By Monalisa Padhee:
Editor’s note: Over 92% of women in India experience some form of harassment, yet, we hesitate to speak up. To help create safe spaces for conversations around these experiences, Youth Ki Awaaz and Breakthrough India have come together to encourage more individuals to speak out and support one another. The piece below is a part of this collaboration. We ask people everywhere to come, #StandWithMe.
I would like to be a little blunt and say that growing up as a girl is difficult.
The first time you are groped while visiting a mela near your house when you were just 10 years old still haunts you. As a child, I thought it was my fault and still wonder how I got that notion. I also thought it would be the last time I would encounter something like this. But who knew I would be proved wrong. Again and again.
Like many teenagers, you will be stalked and the moment you complain about it, you will hear statements like – “Who doesn’t like to get attention?” and “Stop complaining about small, petty stuff”.
Knowingly or unknowingly, I started becoming very conscious of what I would wear because one’s wardrobe seems to become a yardstick for character. Long sleeves and loose kurtas are supposedly protecting you from unwanted attention, and this is what I resorted to in many situations.
One time, when I was travelling in a bus and suddenly found a hand coming near me, I gathered the courage to shout at that man, thinking other people would support me. But alas I was laughed at! I was just an undergrad student, and I felt helpless.
When I was too scared to walk alone, I asked a male friend to accompany me. A leisurely chat with him outside a friend’s PG got us into trouble with the police and the reason was this: girls are not supposed to be out at 10 p.m.
In between, I moved to Australia for a few years for my studies and there – I felt as if I had got wings. I could travel in public transport without being groped, wear whatever I felt like and go to places whenever I wanted. Deep inside, I had started believing these incidents would never happen again. Naive, I know.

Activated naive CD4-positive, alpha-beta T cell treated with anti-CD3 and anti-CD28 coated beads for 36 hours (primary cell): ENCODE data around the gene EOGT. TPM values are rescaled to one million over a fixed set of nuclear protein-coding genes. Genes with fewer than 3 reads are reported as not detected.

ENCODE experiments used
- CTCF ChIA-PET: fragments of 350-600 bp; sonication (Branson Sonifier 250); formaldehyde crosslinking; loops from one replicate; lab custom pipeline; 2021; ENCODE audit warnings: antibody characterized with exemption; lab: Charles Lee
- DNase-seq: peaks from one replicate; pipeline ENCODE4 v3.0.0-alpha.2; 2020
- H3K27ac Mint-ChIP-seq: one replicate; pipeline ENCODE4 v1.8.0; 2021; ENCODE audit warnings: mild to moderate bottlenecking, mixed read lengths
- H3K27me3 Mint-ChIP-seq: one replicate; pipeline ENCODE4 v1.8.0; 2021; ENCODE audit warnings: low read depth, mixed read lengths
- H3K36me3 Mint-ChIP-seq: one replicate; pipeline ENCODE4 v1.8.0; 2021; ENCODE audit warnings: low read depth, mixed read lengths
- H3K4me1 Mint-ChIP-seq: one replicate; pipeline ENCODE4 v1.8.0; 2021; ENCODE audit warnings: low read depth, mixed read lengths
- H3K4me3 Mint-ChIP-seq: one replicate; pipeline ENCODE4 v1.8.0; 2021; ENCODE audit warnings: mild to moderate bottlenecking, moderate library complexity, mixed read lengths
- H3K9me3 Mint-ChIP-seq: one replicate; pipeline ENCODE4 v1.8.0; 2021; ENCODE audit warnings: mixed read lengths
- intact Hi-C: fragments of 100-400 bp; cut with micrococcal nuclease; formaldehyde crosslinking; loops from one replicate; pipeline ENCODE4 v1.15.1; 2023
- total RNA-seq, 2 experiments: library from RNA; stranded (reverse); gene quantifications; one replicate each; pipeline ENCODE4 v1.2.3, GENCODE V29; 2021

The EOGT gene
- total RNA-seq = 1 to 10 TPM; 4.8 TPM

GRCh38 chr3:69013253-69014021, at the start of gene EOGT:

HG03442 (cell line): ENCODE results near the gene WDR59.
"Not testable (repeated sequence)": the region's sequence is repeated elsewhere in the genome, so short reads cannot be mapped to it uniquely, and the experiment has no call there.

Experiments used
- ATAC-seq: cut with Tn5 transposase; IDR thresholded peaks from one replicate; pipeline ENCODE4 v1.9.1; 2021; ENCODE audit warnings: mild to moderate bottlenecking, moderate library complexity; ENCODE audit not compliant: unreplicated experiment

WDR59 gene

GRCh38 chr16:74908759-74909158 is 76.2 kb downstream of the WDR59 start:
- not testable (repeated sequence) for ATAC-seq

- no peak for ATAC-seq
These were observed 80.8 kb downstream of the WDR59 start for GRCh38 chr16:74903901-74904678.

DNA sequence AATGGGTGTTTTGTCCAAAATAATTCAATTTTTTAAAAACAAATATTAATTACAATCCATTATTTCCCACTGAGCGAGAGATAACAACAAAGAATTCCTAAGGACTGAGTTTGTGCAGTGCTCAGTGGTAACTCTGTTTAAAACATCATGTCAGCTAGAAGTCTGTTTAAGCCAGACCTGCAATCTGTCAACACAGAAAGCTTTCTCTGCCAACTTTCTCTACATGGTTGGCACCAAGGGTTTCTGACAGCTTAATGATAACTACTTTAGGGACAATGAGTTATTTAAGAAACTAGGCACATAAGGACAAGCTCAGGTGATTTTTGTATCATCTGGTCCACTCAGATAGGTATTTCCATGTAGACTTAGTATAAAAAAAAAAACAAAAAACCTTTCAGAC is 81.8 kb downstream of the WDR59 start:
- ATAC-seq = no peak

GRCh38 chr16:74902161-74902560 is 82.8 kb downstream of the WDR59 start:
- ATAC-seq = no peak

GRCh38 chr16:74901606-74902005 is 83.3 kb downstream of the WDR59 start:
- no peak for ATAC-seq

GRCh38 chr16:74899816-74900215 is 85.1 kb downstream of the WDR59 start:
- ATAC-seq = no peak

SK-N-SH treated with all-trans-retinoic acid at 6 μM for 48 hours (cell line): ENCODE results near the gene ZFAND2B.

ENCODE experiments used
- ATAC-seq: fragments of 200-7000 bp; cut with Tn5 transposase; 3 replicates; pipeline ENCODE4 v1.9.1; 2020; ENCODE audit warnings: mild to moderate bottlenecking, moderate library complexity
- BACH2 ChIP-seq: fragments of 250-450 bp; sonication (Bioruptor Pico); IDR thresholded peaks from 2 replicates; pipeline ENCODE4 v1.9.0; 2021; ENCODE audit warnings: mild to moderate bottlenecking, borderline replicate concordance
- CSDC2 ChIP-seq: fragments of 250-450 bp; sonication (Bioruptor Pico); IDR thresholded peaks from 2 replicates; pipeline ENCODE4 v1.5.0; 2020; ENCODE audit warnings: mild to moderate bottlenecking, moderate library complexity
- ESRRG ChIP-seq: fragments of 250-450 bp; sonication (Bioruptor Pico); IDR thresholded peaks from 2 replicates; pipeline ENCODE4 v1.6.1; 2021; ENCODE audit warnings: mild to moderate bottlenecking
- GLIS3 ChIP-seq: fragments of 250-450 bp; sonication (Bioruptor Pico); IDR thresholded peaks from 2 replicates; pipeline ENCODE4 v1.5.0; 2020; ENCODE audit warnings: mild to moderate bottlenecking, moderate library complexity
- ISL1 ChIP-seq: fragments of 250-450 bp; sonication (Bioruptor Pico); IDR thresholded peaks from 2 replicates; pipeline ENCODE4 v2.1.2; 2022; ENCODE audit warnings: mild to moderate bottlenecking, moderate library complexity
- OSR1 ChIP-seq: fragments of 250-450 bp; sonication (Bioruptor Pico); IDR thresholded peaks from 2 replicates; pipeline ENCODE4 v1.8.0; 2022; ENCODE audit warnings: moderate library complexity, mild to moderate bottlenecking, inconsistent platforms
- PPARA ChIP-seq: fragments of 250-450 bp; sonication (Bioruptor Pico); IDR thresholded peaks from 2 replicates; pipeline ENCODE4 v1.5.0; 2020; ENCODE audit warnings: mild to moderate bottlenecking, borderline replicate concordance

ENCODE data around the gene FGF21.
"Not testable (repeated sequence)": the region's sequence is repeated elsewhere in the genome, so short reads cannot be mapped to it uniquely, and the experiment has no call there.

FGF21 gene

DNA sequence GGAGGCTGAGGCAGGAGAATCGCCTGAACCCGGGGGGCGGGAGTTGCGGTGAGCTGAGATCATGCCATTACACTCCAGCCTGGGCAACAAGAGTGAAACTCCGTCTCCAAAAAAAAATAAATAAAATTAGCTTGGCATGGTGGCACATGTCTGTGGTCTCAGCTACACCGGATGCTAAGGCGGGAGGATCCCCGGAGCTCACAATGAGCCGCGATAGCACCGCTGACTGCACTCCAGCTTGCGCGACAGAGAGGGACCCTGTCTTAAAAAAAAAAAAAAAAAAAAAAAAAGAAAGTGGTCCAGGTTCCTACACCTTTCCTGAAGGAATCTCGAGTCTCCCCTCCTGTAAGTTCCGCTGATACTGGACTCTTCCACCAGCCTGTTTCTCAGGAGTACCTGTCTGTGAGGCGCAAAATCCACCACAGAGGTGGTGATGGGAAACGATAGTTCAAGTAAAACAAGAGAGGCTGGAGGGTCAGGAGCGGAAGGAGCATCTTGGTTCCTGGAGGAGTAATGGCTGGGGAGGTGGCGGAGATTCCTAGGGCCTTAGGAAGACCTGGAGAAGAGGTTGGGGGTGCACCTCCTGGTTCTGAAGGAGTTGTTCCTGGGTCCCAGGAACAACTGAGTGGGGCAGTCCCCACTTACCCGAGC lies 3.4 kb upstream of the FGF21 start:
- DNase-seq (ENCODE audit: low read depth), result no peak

When I returned to India for a month-long vacation, I had a reality check. As I was getting down at Rajiv Chowk metro station, I saw a man trying to touch me inappropriately. I started shouting and ran after the man but he escaped. I looked around at the indifference of the people and got the feeling as if it was everyday’s scene and no one is bothered. Coincidentally, a friend happened to post on Facebook how a guy tried to grope her and when she started hitting him, people told her not to create a scene. Our society has become immune to such nuisances and it is crushing down our confidence and restricting our movements.
I felt violated and knew that even after 70 years of independence, as a society, we have failed to provide a safe environment. To stand up for what is right. To respect the freedom that we women ought to have.
If you’d like to share your own experiences – from dealing with everyday sexism and gender stereotyping, to period shaming, harassment and abuse, do share your stories using #StandWithMe, and help take this important conversation forward.